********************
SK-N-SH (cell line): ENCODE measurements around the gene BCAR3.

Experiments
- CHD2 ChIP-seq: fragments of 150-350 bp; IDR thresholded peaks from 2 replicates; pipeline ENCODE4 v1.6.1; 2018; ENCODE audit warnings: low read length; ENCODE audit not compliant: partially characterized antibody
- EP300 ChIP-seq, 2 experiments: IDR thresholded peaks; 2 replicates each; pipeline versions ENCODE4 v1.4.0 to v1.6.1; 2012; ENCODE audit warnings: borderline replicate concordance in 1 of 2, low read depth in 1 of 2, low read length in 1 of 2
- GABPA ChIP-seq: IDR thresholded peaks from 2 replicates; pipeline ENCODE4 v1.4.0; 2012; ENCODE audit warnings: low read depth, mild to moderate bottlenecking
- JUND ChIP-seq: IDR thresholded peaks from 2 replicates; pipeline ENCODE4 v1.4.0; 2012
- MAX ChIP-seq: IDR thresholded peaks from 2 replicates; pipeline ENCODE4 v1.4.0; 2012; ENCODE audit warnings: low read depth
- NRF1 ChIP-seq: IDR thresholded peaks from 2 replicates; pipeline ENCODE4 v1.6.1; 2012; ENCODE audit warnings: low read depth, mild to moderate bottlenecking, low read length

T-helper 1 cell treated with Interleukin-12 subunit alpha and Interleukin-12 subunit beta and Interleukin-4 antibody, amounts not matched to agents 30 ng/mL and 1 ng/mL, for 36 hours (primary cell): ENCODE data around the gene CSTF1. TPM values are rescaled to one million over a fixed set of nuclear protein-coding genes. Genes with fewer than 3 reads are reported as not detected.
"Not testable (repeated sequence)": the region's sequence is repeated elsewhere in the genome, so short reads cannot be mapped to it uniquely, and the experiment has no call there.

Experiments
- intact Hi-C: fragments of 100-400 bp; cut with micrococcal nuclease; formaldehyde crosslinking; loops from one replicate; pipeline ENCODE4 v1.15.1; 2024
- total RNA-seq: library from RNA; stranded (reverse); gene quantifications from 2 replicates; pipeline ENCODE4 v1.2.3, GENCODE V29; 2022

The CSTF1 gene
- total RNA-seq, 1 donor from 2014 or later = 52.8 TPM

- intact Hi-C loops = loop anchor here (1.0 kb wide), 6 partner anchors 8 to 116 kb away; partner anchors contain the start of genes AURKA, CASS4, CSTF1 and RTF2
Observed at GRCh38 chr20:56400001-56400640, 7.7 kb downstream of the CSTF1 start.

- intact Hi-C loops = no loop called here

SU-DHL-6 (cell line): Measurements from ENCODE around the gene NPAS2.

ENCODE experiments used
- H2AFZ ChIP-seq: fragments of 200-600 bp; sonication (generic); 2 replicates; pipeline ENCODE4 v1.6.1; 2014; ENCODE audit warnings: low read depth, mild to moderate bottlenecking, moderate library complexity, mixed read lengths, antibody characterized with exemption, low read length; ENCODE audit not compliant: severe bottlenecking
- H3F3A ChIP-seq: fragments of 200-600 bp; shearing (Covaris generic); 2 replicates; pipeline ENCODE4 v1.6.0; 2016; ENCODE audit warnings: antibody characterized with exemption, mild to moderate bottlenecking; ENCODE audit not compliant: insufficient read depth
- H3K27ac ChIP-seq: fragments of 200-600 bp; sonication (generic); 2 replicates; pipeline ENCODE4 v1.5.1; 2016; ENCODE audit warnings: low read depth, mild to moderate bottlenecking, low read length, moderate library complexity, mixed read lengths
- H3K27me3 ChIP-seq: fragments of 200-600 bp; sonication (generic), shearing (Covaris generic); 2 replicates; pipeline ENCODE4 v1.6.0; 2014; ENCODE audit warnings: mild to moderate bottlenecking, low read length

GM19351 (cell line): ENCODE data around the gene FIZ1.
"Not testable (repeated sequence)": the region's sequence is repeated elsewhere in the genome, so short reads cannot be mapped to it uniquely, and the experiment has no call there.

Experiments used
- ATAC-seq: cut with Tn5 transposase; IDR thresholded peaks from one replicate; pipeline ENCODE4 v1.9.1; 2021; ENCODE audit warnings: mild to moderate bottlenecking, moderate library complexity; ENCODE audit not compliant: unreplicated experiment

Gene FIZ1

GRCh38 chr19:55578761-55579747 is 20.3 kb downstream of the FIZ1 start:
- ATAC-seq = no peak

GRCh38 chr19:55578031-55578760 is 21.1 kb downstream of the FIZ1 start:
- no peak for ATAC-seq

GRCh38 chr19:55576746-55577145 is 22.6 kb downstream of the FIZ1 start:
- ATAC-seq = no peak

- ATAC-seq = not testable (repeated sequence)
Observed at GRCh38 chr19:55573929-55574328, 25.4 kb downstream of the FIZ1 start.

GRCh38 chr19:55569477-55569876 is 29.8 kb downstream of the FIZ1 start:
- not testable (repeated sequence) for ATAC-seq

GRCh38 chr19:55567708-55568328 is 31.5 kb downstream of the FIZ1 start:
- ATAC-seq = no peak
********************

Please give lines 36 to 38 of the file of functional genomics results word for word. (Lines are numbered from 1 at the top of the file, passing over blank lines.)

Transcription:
- ATAC-seq = not testable (repeated sequence)
Observed at GRCh38 chr19:55573929-55574328, 25.4 kb downstream of the FIZ1 start.

GRCh38 chr19:55569477-55569876 is 29.8 kb downstream of the FIZ1 start: